Kids are natural entrepreneurs, and this is very evident in Africa (and elsewhere). Not in the “lemonade stand” sense of entrepreneurial efforts but more in the “find a skill that brings reward” vein. Begging is an entrepreneurial skill, and is commonly employed by kids in many countries, but we didn’t see much of it in Rwanda. But instead, in the rural villages you’d find kids who had practiced specific english phrases, which they were taught would help them make an income from white visitors. “Give me money.” was not uncommon, but more often I heard “give me pen”, “give me paper”, and “give me bible”. Now the interesting thing when you hear these phrases – which by the way are difficult requests to refuse when given by a pitiful looking child – is that you forget these kids don’t really know english. So no matter how you respond, they don’t know what you are saying. They just hope that your pen, paper, bible, or cash will find it’s way from your hand to theirs. Trying to explain to them that you only have one pen, and you need it, will get you nowhere because they don’t know what you mean. They also ask for empty water bottles – the disposable kind that we throw away every day. In rural villages they’re useful, so much so that they can have a noticeable impact on a family’s standard of living. (Remember they often have to make daily treks to fill up a 5 gallon container with fresh water from a source that may be miles from home).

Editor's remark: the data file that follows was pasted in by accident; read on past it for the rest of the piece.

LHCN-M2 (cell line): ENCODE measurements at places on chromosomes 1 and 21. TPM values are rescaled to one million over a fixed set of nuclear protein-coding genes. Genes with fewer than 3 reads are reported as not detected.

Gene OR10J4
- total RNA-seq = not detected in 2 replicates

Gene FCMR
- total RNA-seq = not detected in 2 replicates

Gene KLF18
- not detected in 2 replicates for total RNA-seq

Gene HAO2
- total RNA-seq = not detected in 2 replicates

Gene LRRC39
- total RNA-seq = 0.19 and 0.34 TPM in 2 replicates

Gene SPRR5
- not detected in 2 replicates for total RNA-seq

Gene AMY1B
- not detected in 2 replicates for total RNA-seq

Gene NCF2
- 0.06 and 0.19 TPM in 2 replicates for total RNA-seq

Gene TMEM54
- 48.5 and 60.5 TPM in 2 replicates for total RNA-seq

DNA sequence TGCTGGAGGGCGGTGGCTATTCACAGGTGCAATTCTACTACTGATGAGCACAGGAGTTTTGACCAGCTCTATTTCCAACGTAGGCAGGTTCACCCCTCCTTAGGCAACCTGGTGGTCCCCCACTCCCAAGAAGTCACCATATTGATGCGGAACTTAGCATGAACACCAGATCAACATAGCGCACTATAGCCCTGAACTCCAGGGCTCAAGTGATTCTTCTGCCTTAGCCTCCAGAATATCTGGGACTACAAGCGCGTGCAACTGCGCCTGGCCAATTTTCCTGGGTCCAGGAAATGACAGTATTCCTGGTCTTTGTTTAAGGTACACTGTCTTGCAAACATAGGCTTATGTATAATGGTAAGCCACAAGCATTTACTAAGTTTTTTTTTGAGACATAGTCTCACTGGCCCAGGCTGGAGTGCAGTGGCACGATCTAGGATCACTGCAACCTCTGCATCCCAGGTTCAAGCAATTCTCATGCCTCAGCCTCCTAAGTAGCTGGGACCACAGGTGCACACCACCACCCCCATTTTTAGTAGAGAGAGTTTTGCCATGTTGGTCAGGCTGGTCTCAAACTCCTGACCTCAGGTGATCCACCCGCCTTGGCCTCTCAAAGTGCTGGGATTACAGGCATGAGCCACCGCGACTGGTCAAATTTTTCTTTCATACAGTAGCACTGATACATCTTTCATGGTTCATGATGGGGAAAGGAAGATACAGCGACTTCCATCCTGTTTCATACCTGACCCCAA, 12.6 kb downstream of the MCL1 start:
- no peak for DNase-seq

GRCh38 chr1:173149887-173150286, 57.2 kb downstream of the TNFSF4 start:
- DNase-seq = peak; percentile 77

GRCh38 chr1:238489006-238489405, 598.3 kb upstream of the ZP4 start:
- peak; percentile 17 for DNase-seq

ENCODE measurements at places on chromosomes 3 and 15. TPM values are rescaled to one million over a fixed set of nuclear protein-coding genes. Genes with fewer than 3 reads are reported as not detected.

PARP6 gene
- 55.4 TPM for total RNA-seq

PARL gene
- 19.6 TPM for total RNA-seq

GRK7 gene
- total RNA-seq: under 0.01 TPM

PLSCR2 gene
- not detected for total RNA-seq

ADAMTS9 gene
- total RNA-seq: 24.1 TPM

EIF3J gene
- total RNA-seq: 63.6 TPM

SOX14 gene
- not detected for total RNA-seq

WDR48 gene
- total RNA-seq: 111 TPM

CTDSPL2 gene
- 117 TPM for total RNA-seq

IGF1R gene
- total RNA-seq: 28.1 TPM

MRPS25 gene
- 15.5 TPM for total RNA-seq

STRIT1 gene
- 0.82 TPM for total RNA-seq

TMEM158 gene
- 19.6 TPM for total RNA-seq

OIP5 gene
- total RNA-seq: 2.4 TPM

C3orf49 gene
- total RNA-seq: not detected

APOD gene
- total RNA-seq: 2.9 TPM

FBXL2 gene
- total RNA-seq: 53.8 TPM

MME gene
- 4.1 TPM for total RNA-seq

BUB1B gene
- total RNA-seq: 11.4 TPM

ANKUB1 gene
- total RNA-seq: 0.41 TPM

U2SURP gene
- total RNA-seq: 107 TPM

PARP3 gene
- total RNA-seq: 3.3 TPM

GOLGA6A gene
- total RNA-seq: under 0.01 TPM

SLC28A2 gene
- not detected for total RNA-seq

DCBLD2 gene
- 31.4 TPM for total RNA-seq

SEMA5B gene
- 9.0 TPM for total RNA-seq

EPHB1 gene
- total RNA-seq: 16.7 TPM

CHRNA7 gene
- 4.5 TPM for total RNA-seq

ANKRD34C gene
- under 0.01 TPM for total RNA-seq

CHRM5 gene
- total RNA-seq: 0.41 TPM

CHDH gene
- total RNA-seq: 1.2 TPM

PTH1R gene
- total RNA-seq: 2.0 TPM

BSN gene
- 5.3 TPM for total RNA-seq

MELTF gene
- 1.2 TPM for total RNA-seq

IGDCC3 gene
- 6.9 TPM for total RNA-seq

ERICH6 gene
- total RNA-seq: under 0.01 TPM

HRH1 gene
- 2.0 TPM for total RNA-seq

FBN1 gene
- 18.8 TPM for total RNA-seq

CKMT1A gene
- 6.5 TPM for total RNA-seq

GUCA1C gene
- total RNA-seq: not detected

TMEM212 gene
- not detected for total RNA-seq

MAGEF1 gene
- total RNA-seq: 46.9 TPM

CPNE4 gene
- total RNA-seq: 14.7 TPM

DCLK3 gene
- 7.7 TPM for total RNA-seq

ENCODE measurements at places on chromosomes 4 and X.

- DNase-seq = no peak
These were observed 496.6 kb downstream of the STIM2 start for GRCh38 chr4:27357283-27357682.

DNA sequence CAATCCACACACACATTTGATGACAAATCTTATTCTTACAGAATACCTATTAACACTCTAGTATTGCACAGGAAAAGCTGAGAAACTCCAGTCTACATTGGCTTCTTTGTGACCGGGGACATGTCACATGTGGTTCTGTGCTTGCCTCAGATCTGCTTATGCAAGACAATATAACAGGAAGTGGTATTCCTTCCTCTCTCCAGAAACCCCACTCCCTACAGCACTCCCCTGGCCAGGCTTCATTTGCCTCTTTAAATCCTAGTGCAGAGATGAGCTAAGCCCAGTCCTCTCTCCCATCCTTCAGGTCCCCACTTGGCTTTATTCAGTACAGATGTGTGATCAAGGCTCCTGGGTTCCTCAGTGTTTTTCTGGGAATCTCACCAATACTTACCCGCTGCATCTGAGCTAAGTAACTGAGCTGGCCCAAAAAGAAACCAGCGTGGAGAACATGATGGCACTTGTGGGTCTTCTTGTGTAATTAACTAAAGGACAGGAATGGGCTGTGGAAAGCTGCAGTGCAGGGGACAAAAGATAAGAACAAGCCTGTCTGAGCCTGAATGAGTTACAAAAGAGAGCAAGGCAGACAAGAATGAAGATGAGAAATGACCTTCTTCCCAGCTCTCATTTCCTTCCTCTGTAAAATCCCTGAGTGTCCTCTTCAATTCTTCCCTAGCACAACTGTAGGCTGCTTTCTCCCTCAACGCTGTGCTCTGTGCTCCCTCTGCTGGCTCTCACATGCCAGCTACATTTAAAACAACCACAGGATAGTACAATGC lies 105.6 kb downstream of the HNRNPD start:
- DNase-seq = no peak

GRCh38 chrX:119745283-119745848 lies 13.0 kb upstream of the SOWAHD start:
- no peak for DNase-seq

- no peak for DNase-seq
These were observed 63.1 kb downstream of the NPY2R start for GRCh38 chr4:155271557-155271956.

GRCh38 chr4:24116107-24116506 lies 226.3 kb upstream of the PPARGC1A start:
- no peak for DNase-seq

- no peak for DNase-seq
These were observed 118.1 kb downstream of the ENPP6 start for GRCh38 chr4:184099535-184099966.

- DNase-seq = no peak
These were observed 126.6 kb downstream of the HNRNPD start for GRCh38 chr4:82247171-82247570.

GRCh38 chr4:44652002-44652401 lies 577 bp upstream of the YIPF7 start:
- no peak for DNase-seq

The reason they ask for pens, paper, and bibles, as was explained to us by teachers at a school in Buqarama, is because they don’t have anything to write with, write on, or read. In school the teachers will fill a chalkboard with information, then wait patiently as the kids stare intently at the board and try to memorize what’s there, then they have to erase it and write the next lesson and the cycle starts again. Having a pen, a simple 10 cent pen, can dramatically change a child’s ability to learn, and so it’s worth all their time practicing “can I have pen?” just in case a visitor might one day give them one. Everywhere we went, whether we were talking to kids or parents or local officials, one thing was clear – the “reward” everyone was most interested in was a better education for the children.

Lesson learned: Investing in your own skills, whether it’s learning a few english words or getting through a difficult education, is the best reward for any entrepreneur.

Finally one thing that really stood out to me about my time in Africa was how much government matters in issues of entrepreneurship. Don’t get me wrong – even in the most inefficient & corrupt countries entrepreneurship can flourish (in fact you could argue that the Somali pirate situation is an example of unchecked entrepreneurship gone bad), but governments have the power to create an environment where entrepreneurship can grow and thrive, and as a result lift the entire economy. I call this macro-entrepreneurship.

Consider Kenya. Long considered one of the more stable African countries (despite last year’s violence), Kenya has advantages that help local businesspeople be more successful. First and foremost, because the government is (relatively) stable, there are some fundamental things that those of us in the “west” may take for granted. Authority, for example, so that crime is limited. A stable and connected banking system, so businesspeople can get loans, deposit money, send and receive money overseas, and even accept credit cards (a rarity among African economies). A fair justice system, so a business’s assets and rights are protected. And a democratic government (though some would argue that point), which means continued improvement because the voters demand it.